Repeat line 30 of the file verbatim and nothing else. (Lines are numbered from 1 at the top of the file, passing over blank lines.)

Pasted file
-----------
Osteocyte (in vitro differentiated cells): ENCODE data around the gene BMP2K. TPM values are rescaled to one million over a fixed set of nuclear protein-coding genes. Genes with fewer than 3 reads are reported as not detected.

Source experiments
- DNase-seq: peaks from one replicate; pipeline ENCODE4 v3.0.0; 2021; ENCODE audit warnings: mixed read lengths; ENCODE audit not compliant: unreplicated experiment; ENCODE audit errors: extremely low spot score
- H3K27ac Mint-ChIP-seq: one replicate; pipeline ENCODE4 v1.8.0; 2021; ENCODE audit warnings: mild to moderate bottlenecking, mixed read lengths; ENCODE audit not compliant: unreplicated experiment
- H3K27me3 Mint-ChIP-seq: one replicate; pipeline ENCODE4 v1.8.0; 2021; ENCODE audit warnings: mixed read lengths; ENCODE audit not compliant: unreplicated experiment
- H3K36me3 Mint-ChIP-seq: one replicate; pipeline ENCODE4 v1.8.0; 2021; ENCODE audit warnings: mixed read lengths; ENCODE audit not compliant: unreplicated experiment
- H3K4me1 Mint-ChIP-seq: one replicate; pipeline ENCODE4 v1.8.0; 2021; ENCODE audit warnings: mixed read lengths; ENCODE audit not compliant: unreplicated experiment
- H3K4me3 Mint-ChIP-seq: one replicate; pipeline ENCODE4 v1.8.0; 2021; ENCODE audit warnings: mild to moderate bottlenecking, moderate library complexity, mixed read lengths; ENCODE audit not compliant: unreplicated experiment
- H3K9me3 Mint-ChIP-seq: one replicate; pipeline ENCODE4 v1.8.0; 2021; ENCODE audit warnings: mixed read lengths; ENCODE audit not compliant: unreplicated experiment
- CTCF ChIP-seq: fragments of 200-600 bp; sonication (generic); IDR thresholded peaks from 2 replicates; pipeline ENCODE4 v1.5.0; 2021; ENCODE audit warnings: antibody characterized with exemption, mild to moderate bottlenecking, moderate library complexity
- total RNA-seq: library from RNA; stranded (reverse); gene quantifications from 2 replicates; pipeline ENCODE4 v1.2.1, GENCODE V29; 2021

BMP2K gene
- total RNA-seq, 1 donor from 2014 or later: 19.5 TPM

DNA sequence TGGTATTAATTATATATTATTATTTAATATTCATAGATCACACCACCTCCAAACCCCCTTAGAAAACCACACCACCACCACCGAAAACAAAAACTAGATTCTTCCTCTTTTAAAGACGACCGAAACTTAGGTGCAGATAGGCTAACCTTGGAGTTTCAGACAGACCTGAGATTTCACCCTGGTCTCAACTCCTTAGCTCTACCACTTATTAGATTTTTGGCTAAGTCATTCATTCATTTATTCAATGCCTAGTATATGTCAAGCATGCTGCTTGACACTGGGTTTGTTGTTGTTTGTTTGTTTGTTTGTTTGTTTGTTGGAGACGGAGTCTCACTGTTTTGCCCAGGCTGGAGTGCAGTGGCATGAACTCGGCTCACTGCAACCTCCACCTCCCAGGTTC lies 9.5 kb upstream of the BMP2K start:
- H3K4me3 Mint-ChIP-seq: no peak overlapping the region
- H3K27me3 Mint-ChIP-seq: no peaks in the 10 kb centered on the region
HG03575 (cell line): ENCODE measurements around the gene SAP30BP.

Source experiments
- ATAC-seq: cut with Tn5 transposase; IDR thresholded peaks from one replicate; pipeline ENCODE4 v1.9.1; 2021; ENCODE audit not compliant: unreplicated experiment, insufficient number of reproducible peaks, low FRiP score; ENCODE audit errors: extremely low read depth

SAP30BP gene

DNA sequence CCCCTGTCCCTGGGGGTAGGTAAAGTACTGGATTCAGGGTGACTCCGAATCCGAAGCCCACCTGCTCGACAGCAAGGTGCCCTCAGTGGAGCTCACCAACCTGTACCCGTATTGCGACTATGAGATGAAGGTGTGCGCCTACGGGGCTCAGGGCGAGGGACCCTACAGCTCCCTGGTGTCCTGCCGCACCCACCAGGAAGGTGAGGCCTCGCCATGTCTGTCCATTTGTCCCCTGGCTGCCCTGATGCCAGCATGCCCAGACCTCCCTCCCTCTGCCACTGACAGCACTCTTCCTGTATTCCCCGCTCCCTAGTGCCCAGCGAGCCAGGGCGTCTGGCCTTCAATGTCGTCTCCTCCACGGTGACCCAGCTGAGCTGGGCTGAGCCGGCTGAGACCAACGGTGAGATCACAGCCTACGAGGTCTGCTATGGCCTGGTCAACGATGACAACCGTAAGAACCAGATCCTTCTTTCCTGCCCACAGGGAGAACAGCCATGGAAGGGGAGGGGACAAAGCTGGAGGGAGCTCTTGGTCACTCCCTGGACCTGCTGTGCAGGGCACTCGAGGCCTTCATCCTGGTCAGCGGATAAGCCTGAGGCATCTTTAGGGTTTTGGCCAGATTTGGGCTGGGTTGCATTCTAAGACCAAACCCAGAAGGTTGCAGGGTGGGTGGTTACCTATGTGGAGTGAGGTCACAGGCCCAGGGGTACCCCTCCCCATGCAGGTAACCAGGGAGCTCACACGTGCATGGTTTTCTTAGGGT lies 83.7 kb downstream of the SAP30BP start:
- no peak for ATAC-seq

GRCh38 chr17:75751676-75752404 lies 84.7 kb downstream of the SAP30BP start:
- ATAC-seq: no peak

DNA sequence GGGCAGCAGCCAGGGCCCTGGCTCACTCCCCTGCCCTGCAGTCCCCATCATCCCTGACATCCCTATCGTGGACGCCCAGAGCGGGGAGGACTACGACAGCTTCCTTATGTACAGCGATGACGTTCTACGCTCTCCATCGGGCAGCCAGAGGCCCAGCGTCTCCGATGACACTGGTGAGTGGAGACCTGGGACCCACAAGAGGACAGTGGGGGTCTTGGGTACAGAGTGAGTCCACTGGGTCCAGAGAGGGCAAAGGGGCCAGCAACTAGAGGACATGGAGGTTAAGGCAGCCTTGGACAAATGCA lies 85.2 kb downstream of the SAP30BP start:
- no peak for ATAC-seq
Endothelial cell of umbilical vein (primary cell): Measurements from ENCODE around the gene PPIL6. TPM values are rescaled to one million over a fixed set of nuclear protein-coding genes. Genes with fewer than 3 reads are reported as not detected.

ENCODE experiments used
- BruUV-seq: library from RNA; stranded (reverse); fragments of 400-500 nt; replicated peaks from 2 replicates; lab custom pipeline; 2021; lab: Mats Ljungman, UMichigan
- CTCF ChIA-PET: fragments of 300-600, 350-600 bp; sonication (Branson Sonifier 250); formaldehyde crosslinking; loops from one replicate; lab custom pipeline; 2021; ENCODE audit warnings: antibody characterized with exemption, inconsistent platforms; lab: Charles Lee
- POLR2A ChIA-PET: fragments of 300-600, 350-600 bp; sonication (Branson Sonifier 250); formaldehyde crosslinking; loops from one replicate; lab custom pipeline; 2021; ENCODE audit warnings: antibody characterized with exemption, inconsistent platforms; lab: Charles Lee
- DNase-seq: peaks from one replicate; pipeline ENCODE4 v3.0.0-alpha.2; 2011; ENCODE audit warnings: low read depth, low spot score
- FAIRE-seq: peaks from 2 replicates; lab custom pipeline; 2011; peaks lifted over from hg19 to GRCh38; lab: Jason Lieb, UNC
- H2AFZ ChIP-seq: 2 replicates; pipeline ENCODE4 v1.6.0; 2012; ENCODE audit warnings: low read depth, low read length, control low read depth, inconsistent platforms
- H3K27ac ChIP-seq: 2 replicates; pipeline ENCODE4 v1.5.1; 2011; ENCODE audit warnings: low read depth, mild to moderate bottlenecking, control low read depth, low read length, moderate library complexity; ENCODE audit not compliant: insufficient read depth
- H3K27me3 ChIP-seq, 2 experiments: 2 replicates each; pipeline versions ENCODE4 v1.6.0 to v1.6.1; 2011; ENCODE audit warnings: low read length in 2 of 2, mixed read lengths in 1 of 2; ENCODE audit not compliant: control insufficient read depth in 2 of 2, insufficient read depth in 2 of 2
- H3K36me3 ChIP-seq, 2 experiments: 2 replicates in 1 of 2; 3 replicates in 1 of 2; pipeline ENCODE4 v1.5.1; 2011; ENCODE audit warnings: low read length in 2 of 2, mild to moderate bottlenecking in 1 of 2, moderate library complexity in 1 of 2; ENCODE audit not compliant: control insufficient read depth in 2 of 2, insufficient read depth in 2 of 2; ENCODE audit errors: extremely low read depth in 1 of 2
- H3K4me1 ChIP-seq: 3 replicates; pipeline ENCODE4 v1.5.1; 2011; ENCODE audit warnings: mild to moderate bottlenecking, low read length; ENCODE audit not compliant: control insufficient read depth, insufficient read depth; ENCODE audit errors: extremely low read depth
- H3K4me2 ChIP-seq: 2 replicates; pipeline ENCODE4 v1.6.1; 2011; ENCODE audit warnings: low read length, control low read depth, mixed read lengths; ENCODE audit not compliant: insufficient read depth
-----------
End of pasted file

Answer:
- CTCF ChIA-PET: fragments of 300-600, 350-600 bp; sonication (Branson Sonifier 250); formaldehyde crosslinking; loops from one replicate; lab custom pipeline; 2021; ENCODE audit warnings: antibody characterized with exemption, inconsistent platforms; lab: Charles Lee